Pretender

 

Pretender - plan thumbnail image

Pretender - completed model photo more pics (1)

Pretender  
by Dick Sarpolus
from Flying Models
May 1979 
45in span
Tags: IC C/L
all formers complete :)
got article :)


Submitted to Outerzone: 13/04/2018
Outerzone planID: oz9977 | Filesize: 71KB | Format: • PDFbitmap | Credit*: AlanWarren

   

About this Plan

Pretender. Control line profile stunt model. Wing area 400 sq in, for .19 power.

Quote: "A .19 POWERED Stunt Ship isn’t about to win the next Nationals; however, there are some good reasons for building a .19 sized model. This one was designed primarily for use as an intermediate trainer – my son had learned to fly and to handle the basic maneuvers on.049 powered profiles. We thought a capable .19 model would be good for a lot of practice flying and some crashes, before going to the full size .35 or .40 powered ships. The .19 is big enough for plenty of line tension and the feel of a large model; it’s also easier to build, smaller so more convenient to carry around and cheaper than a bigger model. For a sport flier who isn’t aiming at the contest circuit, this size model is more than adequate for casual fun flying. It is capable of going through the complete pattern, if the pilot is too.

Wingspan is 45 inches, wing area is 390 square inches, and the length is 31 inches. Flaps are sued, of course, for good flying ability. Structure is simple; the profile fuselage is the usual balsa plank, tail surfaces are sheet balsa, and the wing is a basic built-up deal. No planking or cap-strips in the wing, only leading edge, trailing edge, and two adequately sized spars. Conventional metal horns on the flaps and elevators, wire landing gear out of the fuselage, and a long tail wheel leg to position the model for smooth take-offs and landings. An adjustable lead-out guide and adjustable tip weight arrangement could be included, so that the model could be fine-tuned; for our purposes these features were not used.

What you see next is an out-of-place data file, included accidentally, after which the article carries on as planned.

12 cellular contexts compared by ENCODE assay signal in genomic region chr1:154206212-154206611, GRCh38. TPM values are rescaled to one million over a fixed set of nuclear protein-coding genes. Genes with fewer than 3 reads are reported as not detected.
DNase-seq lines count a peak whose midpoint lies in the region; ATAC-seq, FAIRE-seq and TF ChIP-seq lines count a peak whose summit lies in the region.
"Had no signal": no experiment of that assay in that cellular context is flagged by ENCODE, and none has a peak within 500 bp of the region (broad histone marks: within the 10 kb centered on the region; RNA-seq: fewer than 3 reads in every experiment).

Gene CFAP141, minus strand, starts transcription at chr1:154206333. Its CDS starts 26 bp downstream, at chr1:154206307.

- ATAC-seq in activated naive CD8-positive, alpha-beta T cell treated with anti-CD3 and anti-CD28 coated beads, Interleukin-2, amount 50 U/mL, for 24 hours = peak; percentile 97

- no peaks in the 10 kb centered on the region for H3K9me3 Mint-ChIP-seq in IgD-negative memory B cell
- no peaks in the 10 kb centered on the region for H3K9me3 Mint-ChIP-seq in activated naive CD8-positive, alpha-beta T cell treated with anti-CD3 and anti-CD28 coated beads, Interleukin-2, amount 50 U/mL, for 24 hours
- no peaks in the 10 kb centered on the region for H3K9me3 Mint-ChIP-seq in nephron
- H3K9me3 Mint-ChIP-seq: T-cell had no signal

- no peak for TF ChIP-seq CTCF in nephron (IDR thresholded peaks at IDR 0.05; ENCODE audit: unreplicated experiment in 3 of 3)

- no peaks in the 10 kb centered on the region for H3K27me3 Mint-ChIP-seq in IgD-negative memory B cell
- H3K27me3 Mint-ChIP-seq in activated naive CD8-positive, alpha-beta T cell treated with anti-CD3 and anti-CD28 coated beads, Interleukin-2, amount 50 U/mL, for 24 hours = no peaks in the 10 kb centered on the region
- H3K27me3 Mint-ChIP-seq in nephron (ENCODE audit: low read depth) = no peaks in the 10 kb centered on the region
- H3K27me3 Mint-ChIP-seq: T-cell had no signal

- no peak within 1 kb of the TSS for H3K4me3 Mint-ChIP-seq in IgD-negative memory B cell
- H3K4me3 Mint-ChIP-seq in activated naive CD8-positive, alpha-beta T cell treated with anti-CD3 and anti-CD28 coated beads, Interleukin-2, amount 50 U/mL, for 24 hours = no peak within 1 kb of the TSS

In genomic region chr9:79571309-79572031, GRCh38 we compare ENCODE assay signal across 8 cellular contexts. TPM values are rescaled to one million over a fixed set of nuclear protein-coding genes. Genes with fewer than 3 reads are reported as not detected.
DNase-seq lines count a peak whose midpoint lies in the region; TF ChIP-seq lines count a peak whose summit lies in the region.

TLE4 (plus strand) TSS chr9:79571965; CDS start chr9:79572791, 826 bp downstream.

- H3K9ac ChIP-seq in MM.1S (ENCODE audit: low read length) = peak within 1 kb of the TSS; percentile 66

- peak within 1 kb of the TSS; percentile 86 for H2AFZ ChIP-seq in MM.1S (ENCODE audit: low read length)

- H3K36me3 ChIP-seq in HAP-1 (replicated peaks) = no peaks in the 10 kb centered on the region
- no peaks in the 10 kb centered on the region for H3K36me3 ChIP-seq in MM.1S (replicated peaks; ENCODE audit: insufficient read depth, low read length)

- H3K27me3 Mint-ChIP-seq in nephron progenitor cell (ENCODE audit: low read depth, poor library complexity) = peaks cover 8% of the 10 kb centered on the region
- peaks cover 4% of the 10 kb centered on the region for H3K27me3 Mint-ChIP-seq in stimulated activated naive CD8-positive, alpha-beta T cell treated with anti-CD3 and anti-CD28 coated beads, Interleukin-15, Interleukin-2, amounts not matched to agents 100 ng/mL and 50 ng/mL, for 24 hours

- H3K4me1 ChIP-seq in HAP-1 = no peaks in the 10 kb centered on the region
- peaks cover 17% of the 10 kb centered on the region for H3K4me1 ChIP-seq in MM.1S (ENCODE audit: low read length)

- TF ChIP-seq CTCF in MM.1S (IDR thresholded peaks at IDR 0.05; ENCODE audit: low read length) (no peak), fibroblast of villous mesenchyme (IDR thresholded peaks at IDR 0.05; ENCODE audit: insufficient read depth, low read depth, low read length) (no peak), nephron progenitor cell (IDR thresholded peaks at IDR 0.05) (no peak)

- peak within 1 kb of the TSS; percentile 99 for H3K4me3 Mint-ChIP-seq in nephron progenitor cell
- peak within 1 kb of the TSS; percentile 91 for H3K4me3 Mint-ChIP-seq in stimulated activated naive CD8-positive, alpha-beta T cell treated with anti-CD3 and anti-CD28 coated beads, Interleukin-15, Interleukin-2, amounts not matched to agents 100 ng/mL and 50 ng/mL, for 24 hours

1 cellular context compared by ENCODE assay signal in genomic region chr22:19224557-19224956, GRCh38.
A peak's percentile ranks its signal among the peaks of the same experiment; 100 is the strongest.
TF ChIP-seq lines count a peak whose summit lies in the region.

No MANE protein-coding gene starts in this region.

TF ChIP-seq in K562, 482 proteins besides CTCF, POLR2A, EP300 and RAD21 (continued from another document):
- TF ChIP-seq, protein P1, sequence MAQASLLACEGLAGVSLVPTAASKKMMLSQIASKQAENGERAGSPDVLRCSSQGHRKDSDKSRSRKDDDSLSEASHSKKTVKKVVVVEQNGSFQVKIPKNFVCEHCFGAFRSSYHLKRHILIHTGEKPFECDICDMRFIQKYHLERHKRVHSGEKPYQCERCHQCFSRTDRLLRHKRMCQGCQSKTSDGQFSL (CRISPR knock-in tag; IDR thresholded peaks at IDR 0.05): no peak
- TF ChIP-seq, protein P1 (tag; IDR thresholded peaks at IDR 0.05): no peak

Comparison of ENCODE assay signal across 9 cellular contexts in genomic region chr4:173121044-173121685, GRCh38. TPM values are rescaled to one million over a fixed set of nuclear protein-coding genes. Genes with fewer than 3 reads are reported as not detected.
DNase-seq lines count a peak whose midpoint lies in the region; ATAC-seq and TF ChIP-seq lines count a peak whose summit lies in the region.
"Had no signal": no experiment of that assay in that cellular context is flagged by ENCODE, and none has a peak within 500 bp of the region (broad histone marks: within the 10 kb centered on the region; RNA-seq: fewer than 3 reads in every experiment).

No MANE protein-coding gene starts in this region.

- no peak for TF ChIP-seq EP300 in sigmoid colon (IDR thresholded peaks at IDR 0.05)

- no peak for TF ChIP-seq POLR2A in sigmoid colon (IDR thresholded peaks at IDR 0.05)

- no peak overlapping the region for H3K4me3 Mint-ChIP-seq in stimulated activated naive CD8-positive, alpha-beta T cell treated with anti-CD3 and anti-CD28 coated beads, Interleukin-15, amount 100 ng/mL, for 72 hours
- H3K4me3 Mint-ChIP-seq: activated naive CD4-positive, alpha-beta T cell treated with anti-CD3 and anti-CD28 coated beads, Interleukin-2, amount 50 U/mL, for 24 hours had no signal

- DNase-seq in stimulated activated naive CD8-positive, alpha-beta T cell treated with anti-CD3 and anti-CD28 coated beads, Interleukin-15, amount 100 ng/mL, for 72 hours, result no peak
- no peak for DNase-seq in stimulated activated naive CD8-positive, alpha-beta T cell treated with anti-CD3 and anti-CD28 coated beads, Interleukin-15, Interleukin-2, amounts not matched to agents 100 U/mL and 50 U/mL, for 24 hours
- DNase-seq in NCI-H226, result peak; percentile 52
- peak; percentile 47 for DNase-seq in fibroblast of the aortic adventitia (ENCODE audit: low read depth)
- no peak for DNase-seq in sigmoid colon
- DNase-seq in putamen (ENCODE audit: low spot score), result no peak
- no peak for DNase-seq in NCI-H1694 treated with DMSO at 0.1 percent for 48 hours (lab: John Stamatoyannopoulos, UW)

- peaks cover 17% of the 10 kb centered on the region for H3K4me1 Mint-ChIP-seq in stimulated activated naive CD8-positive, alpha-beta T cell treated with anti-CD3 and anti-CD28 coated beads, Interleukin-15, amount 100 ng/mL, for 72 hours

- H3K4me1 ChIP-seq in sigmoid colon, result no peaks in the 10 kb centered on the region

The overall styling of the model is attributed to my son, Rick. It’s really an enlargement of a .049 model, which he had designed some time earlier. To arrive at the styling, he searched though several years of “Flying Models” back issues to get all of the control line aerobatic models, which had been featured. With the plans of all these models handy, he selected the features he preferred, and combined them in his ’Little Brother’ a Tee Dee .049 powered profile, flapped model, which performed very well. The ‘Little Brother’ design was published in “Aeromodeller” magazine. There is a lot of Jack Sheeks’ styling influence here’ I am impressed with Sheeks’ ability to crank out such a variety of good control line models; will have get is secret.

For those really interested in control line aerobatic flying, I strongly urge you to join PAMPA, the Precision Aerobatic Models Pilots Association. All of the SSF’s (Serious Stunt Flyers_ belong to PAMPA; their newsletter, Stunt News, is filled with valuable and interesting information. Building finishing, flying, and designing tips, sources for specialized equipment, hardware, etc., it’s really worth the nominal dues. Write to 1640 Maywick Drive, Lexington, Kentucky, 40504.

The Fox .19 used in this model really surprised us with its power. Not having flown a .19 model in a long time, I rolled out a set of 52-foot lines at first. Not good—plane moved much too fast; a set of 60 foot lines slowed things down a little, but that Fox .19 really pulls. More than enough power. The fox muffler also used is a lightweight unit that saves the ears a little.

Going on to the construction, we usually start with the wing. Once it’s built, the rest of the plane somehow gets done to go with the wing. There are only sixteen ribs, so even it you don’t have a jig saw to stack cut them, backing them out one at a time doesn’t take too long. The leading and trailing edges should be planed and sanded to shape, and the rib notches cut in, before starting assembly..."

Quote: "Hello, I got poor copy of Dick Sarpolus' Pretender from the internet, pasted it into AutoCAD. Then I traced it and re-arranged the format, so that it is not an outright copy. The airfoil was a problem, he didn't use a standard airfoil; he just faked one in (probably using a French curve several decades ago). It has a sharp leading edge which makes for bad stall characteristics, but it was what he used, so it's what I drew. They also seem to have had problems with the Fin/Rudder. There are two drawings available with different Fin/Rudders, I drew one and show the outline of the other. After all of that, I converted it to a PDF file. I also copied the article text from 'Flying Models'... Alan"

Direct submission to Outerzone.

Update 17/04/2018: added original article, thanks to RFJ.

Supplementary files

Full article, also text-only version.

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Notes

* Credit field

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Scaling

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